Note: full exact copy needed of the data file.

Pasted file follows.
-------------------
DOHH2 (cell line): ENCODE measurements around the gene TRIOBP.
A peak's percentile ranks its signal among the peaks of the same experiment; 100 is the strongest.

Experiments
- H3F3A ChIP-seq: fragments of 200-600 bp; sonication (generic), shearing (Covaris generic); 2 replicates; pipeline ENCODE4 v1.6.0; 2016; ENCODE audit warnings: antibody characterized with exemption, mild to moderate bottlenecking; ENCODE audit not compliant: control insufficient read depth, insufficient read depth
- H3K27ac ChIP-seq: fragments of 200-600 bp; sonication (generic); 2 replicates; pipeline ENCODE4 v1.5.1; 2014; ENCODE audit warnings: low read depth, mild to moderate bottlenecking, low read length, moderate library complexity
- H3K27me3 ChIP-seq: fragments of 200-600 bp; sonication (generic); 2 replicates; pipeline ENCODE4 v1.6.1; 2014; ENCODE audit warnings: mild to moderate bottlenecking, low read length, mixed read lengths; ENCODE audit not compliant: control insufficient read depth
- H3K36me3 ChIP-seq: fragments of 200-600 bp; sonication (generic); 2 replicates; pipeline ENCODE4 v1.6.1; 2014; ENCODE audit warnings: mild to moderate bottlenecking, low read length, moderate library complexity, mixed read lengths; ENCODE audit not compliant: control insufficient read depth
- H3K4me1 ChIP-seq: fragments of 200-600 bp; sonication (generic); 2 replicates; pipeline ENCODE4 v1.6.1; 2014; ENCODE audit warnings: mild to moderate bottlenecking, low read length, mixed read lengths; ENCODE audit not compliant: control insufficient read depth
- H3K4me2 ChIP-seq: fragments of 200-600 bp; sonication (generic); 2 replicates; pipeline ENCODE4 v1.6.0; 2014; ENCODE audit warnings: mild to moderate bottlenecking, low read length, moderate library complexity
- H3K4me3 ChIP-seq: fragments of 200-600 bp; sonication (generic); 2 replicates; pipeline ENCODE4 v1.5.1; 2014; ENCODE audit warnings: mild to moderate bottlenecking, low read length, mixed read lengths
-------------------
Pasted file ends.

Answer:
DOHH2 (cell line): ENCODE measurements around the gene TRIOBP.
A peak's percentile ranks its signal among the peaks of the same experiment; 100 is the strongest.

Experiments
- H3F3A ChIP-seq: fragments of 200-600 bp; sonication (generic), shearing (Covaris generic); 2 replicates; pipeline ENCODE4 v1.6.0; 2016; ENCODE audit warnings: antibody characterized with exemption, mild to moderate bottlenecking; ENCODE audit not compliant: control insufficient read depth, insufficient read depth
- H3K27ac ChIP-seq: fragments of 200-600 bp; sonication (generic); 2 replicates; pipeline ENCODE4 v1.5.1; 2014; ENCODE audit warnings: low read depth, mild to moderate bottlenecking, low read length, moderate library complexity
- H3K27me3 ChIP-seq: fragments of 200-600 bp; sonication (generic); 2 replicates; pipeline ENCODE4 v1.6.1; 2014; ENCODE audit warnings: mild to moderate bottlenecking, low read length, mixed read lengths; ENCODE audit not compliant: control insufficient read depth
- H3K36me3 ChIP-seq: fragments of 200-600 bp; sonication (generic); 2 replicates; pipeline ENCODE4 v1.6.1; 2014; ENCODE audit warnings: mild to moderate bottlenecking, low read length, moderate library complexity, mixed read lengths; ENCODE audit not compliant: control insufficient read depth
- H3K4me1 ChIP-seq: fragments of 200-600 bp; sonication (generic); 2 replicates; pipeline ENCODE4 v1.6.1; 2014; ENCODE audit warnings: mild to moderate bottlenecking, low read length, mixed read lengths; ENCODE audit not compliant: control insufficient read depth
- H3K4me2 ChIP-seq: fragments of 200-600 bp; sonication (generic); 2 replicates; pipeline ENCODE4 v1.6.0; 2014; ENCODE audit warnings: mild to moderate bottlenecking, low read length, moderate library complexity
- H3K4me3 ChIP-seq: fragments of 200-600 bp; sonication (generic); 2 replicates; pipeline ENCODE4 v1.5.1; 2014; ENCODE audit warnings: mild to moderate bottlenecking, low read length, mixed read lengths